AirTight Networks, which has built out a portfolio of cloud-first security offerings since 2003, is rebranding itself as Mojo Networks to reflect its broader service offerings, including new WiFi services.
The company is now offering cloud-based WiFi access, as well as announcing it will soon release new 802.11 Wave 2 access points powered by Qualcomm VIVE. Mojo CEO Rick Wilmer said the WiFi infrastructure can scale up to thousands of users across an organization. According to research firm IDC, cloud-managed WiFi is poised to be a US $1.7 billion business by 2018, with the majority of growth in the WLAN business coming from cloud-based services and other alternative architectures rather than traditional on-premise, controller-based deployments.
Mojo’s two new cloud-managed WiFi packages feature all-inclusive pricing that covers use of its 802.11ac access point hardware. The first, Enterprise, provides all-inclusive WiFi access with no controller or supplemental costs, as well as feature and security upgrades and 24/7 customer support. It also includes the company’s wireless intrusion prevention system (WIPS) that features automated event alerting and classification rules, and threat monitoring.
The second offering, Enterprise Elite, features all of the same access and security features as well as built-in functionality to engage and deliver enhanced services to WiFi end-user customers, including social login, customer outreach and engagement analytics.
Wilmer said the value proposition of cloud-based WiFi is “extremely compelling” as enterprises no longer need to face the CAPEX costs of controllers, which are complicated to manage and keep updated, or deal with hardware failure or lack of failover. “From a reliability standpoint, there’s a competitive advantage for the cloud,” he said. “We’re pushing for the cloud to have the equivalent functionality of what you would get out of a controller.”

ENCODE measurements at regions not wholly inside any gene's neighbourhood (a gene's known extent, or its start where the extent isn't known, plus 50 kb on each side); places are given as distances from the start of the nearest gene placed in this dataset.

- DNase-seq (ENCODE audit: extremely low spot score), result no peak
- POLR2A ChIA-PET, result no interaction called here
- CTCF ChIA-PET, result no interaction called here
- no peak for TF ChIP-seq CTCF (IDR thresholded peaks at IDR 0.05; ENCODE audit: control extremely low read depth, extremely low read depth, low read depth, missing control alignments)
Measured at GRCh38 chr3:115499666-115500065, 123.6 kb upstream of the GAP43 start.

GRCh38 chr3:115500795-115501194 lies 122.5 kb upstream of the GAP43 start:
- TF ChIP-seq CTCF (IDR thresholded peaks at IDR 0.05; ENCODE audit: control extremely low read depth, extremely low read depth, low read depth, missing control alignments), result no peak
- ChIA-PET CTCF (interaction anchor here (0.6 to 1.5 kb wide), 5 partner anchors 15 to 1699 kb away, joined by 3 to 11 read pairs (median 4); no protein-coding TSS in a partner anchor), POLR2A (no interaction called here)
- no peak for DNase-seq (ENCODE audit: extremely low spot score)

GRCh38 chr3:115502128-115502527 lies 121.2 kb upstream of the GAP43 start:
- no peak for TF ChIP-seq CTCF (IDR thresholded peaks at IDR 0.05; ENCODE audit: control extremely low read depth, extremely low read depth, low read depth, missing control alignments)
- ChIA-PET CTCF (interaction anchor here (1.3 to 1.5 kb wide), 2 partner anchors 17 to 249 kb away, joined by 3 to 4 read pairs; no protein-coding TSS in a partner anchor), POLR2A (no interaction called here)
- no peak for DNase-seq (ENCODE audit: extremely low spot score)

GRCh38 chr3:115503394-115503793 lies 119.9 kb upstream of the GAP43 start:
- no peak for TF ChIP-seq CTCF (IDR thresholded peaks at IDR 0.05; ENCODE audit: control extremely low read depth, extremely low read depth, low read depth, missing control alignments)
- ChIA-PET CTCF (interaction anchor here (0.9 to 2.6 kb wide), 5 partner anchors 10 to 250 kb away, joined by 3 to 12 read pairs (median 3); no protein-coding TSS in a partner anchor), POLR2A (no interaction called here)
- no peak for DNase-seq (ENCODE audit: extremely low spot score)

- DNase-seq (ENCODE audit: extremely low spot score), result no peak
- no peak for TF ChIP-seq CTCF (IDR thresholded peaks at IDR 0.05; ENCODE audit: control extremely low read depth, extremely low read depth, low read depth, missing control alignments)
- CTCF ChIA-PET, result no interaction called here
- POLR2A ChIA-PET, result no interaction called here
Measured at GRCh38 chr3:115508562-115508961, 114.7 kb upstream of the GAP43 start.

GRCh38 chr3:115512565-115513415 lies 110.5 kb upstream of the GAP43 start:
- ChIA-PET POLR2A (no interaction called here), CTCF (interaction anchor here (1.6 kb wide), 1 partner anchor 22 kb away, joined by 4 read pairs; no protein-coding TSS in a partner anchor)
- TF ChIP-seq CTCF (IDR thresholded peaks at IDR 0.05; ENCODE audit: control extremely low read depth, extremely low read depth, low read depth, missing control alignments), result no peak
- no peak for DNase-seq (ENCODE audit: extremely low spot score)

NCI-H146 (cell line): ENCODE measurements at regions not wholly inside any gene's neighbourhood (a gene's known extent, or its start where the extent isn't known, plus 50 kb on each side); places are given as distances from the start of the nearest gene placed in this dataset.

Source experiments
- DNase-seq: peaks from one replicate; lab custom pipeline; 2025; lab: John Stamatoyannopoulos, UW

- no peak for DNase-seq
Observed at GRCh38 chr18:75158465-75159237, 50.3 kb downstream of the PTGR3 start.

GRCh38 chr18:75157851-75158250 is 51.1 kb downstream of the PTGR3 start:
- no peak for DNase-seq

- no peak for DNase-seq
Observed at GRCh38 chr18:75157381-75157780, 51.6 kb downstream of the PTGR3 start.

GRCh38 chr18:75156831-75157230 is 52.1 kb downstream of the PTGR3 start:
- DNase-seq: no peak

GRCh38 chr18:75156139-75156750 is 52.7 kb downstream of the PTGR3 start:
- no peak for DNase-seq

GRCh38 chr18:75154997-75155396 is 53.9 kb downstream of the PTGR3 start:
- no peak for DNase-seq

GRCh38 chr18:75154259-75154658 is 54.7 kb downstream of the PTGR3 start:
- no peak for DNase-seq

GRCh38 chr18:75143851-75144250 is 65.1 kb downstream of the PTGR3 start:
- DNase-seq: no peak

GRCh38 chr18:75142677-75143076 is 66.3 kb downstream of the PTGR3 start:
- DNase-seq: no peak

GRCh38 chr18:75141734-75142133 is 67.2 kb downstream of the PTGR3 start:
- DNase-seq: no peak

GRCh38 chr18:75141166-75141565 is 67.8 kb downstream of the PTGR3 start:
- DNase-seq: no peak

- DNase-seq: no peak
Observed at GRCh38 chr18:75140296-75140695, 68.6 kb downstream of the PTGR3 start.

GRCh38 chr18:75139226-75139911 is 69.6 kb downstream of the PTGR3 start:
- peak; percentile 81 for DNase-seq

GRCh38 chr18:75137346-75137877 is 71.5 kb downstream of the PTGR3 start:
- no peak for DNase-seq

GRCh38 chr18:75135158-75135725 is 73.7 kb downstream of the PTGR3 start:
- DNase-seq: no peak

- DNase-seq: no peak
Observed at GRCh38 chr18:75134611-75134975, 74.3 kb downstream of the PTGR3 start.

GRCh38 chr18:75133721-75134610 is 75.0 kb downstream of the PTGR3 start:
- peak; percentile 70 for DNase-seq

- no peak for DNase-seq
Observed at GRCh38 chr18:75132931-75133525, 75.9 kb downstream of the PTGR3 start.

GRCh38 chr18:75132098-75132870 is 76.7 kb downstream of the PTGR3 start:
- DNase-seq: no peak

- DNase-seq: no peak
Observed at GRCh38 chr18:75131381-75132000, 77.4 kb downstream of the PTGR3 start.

Cloud WiFi makes particular sense for distributed enterprises, said Wilmer, including fast food chains that have thousands of outlets, or retailers with many locations. Mojo is particularly focused on enterprise campuses, such as the education sector. He said customer concerns usually relate to security – where does data go and how is it protected. Mojo security offerings have always been cloud-based, he said. “That DNA persists through our solutions today.”
Mojo is not the only vendor in the cloud WLAN market, said Nolan Greene, research analyst for network infrastructure at IDC, but it’s differentiating itself by delivering enterprises with tools to get the most out of their Wifi, as well as offering a foundation of security the company is known for. “They created their cloud Wifi management platform based on customer demand for such a product.”
Greene said the big draw of a cloud-managed WiFi platform is that because each controller represents a huge capital expenditure, subscription-based models have become preferable for many organizations, and generally, enterprises are becoming more comfortable with moving WiFi access to the cloud, but it does depend on the vertical industry. It makes sense in some more than others, he said, such as retail. “Cloud deployments make a lot of sense in hub and spoke models.”
Some verticals are more resistant to cloud-managed infrastructure because of security requirements, said Greene, when data can never be moved off-premise, even with a private cloud option, and there are still organizations, having crunched the numbers, that have concluded they are still better off economically with a controller-based model.
Research released by Dell’Oro Group earlier this year forecasted the overall wireless LAN market will hit a market high of almost US$13 billion in 2019 – more than 30 per cent growth over 2015 revenues. This is partly due to the fact it’s become easier for IT departments to deploy more WiFi access, with uptake of 802.11ac being a big contributor to the demand, as many enterprises are seeing a dramatic jump in the amount of bandwidth users will consume because of the improved experience.